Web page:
Here's why a stint of unemployment is a great time to have a baby:
1) The escapism that people engage in during a bad economy is pathetic.
First-choice escape from reality: Grad school,which is almost always a waste of time and money. There is a huge uptick in the number of grad school applications during a recession, but grad school is a lame way to dodge a recession. In a recession, people fear they're wasting time. And they want to continue developing skills even though they are not employed. The problem is that grad school costs money, and in most cases, it does not make you more valuable in the workforce. There are very few available jobs that require a graduate degree. And if you pay for the degree and don't use it, you start to look like a rudderless ship to employers. (Also please don't tell me you are in grad school because you love to learn. You don't need to get a degree to learn. Do it at home, after work.)
Second-choice escape from reality: Travel, which is not as valuable to your personal development as holding down a job. Yes, you see new things, and try new things. But you've been doing that your whole life. The hardest thing to do in adult life is (in this order): raise kids, stay married, and hunt for a job. You can get away with not doing the first two. But everyone needs to work. So you may as well get good at doing it. Travel is a procrastination method with quickly diminishing returns.
2) For women, a baby always decreases relative earning power.
This data should surprise no one; it's not because women with babies don't work hard. It's because there is a basic difference between having work at the top of your mind and having baby and work at the top of your mind. You can tell me about the exceptions all night long, but the bottom line is that men and women with the same education and the same work experience earn roughly the same salary until kids enter the picture. Then women voluntarily downshift. Some downshift a lot - like dropping out - and some downshift just a little - like turning down extra travel because of cumulative sleep deprivation. Whatever the reason, unemployment early in a career hurts women more than men.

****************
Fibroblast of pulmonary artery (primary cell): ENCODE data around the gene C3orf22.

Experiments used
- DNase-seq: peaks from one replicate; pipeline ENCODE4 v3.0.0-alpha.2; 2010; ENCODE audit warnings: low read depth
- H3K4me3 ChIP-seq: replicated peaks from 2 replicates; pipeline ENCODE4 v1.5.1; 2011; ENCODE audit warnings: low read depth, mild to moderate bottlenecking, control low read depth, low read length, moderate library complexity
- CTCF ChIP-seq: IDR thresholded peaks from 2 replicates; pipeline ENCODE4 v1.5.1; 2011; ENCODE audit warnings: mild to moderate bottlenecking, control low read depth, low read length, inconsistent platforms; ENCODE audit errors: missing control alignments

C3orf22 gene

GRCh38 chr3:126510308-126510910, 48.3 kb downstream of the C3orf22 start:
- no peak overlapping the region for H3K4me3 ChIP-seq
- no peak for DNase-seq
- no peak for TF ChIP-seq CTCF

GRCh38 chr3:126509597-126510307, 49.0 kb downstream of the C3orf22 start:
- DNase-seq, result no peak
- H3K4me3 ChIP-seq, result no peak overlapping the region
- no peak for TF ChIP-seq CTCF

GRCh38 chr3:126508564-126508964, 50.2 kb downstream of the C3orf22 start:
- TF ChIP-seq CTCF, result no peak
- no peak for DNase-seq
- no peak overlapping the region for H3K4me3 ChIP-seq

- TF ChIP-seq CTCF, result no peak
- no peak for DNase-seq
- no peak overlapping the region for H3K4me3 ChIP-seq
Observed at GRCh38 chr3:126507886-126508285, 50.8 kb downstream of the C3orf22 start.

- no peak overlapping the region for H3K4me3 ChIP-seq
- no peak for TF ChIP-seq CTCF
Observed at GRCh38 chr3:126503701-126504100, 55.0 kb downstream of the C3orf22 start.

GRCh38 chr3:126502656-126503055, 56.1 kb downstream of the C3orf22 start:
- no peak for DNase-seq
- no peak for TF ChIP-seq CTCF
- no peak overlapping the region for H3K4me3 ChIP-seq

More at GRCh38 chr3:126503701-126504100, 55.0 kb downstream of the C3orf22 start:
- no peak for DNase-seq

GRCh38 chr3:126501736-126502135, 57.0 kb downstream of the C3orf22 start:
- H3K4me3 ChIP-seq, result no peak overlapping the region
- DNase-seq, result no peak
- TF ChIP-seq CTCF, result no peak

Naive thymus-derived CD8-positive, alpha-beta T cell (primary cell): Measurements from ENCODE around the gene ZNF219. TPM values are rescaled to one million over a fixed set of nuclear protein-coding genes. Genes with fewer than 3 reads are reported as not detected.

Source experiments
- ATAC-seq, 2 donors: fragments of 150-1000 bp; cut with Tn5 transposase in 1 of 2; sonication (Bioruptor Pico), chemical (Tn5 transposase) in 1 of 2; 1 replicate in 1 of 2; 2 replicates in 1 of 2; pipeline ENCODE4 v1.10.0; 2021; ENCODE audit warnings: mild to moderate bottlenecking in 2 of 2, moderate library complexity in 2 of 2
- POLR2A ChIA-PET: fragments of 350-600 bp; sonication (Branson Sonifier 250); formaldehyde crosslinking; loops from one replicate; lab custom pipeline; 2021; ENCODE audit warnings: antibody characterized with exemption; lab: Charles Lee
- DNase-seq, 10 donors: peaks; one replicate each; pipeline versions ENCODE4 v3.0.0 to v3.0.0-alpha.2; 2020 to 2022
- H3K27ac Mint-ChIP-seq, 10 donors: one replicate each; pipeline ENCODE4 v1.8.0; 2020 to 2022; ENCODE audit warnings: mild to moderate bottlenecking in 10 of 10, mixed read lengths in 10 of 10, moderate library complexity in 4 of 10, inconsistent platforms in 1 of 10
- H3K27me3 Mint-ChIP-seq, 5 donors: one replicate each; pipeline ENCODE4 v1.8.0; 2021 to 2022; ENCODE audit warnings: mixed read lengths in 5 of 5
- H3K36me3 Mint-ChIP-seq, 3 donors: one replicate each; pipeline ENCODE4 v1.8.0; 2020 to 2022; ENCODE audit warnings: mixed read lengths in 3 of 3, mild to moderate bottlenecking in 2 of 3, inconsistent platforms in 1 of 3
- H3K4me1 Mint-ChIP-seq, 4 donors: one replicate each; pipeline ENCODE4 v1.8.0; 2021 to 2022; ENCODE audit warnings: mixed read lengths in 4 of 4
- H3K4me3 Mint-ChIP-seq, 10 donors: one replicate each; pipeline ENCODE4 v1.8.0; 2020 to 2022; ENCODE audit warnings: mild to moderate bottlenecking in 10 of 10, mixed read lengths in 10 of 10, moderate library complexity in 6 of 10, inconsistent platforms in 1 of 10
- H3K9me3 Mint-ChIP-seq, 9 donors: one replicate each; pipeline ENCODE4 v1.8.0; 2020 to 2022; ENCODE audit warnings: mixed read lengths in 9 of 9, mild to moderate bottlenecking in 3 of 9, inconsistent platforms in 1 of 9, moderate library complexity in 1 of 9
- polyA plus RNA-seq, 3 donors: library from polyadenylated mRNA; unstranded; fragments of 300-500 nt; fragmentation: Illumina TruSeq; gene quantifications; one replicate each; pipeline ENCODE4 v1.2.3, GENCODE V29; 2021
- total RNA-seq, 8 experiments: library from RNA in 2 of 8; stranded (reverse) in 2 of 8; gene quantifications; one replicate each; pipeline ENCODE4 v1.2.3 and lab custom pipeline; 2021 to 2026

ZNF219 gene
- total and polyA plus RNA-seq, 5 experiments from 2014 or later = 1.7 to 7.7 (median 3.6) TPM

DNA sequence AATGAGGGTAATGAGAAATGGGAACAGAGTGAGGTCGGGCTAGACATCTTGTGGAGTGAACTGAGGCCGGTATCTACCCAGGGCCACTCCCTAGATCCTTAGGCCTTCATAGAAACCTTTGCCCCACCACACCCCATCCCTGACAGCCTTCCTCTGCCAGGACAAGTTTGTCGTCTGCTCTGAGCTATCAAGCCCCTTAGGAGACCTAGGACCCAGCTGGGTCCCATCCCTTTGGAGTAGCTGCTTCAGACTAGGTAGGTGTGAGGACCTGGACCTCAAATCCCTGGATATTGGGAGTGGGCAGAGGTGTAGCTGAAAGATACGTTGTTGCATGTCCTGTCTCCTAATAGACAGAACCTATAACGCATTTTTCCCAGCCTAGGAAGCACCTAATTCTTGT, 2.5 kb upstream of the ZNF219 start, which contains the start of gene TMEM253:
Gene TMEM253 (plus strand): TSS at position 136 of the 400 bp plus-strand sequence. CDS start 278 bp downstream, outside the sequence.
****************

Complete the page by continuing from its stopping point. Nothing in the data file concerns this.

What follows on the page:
Most women will take some time out of the workforce to have children. In general, women move in and out of the workforce more often than men, which accounts, in a large part, for the long-term decreased earning power of women. Unemployment may be the only interruption for men, and, in general, men have less of a pull than women do to leave the workforce for children. I am not passing judgment here. It's just statistical fact. So if women have a child during their stint unemployed, then they lessen the hit to their earning power.
3) The biological clock trumps career aspirations. Look at the numbers and it becomes clear that women are better off having a baby than struggling to figure out what to do with their lives. Look. You have until you are 35 to have kids. After that, your eggs go downhill fast. Your chance of having a baby with compromised health increases tenfold after age 35. In order to have two kids before age 35, you need to start when you're about 30. If you are unemployed at age 27, and struggling to establish yourself, why bother? You'll establish yourself and then mess everything up by getting pregnant. Just get pregnant now, and figure out the career later.
This reminds me of the advice someone gave me about losing the baby weight after my first son. People told me, wait for the second so you don't have to lose the weight twice. The same is true of careers. Figure out your professional identity after the kids, so you don't have to struggle through unemployment twice.
Many people will tell me that I'm a flat-out lunatic for this advice. But here's something to consider: It is so clear that women need to manage their career choices differently than men because of their biological constraints, that Harvard and Wharton accept women into MBA programs at a younger age than men.
Men and women are not identical. So they need to manage kids differently, and MBAs differently and unemployment differently. So here's to a productive (and fertile) economic slump for all!